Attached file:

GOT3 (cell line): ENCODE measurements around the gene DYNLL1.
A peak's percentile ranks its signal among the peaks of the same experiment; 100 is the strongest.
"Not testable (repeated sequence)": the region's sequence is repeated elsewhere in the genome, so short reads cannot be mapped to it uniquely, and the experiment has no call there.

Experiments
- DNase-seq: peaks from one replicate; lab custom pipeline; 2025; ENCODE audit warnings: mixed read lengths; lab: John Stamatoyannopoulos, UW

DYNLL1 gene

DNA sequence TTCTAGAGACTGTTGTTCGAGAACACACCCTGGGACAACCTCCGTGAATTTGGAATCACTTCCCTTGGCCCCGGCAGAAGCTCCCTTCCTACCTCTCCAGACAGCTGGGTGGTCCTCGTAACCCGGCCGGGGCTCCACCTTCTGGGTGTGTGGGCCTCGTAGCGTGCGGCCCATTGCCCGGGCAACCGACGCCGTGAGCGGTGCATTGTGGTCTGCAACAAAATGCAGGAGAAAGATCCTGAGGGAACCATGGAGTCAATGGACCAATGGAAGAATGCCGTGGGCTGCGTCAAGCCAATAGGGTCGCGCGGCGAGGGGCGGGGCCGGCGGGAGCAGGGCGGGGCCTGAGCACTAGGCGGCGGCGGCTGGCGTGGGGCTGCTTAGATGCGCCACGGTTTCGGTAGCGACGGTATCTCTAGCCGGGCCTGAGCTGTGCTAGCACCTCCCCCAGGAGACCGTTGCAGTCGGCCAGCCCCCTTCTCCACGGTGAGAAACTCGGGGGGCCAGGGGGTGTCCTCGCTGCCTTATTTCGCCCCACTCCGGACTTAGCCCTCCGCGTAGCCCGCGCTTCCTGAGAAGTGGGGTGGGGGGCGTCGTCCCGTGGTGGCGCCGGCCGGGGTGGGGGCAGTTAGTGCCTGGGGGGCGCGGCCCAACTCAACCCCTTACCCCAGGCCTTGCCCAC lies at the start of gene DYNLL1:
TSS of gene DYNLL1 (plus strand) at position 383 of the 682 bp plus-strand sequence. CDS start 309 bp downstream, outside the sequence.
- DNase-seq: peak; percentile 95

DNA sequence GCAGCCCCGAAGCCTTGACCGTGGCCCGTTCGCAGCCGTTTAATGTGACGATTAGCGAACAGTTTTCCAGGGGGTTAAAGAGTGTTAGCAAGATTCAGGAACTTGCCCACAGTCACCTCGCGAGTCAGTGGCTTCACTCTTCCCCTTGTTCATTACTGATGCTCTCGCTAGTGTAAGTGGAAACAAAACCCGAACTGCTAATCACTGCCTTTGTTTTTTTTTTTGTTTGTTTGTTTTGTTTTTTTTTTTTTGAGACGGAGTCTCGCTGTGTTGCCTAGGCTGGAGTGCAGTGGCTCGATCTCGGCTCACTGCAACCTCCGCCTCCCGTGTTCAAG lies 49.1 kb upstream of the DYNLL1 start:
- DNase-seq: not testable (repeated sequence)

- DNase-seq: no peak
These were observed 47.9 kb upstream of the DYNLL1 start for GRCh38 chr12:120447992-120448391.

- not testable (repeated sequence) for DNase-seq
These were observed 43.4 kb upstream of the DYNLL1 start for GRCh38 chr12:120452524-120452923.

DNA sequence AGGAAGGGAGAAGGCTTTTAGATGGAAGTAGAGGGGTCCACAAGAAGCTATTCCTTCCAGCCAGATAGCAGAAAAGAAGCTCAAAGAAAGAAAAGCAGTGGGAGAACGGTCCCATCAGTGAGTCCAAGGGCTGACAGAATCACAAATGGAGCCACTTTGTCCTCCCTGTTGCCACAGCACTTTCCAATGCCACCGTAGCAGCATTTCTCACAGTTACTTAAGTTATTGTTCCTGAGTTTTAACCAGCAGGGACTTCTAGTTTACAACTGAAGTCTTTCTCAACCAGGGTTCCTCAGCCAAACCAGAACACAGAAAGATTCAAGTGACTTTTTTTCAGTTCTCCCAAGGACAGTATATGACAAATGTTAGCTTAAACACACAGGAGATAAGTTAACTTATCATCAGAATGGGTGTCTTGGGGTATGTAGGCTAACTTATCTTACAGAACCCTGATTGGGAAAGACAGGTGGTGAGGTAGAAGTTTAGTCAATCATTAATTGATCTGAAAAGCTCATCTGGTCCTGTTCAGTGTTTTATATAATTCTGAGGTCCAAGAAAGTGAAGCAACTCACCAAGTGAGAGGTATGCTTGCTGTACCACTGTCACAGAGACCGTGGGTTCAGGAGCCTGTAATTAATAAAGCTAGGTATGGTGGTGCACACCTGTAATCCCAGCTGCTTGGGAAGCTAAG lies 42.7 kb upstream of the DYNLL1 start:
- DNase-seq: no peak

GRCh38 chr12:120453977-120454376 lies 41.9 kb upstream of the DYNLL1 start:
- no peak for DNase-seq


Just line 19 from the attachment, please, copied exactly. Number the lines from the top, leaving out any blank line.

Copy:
- no peak for DNase-seq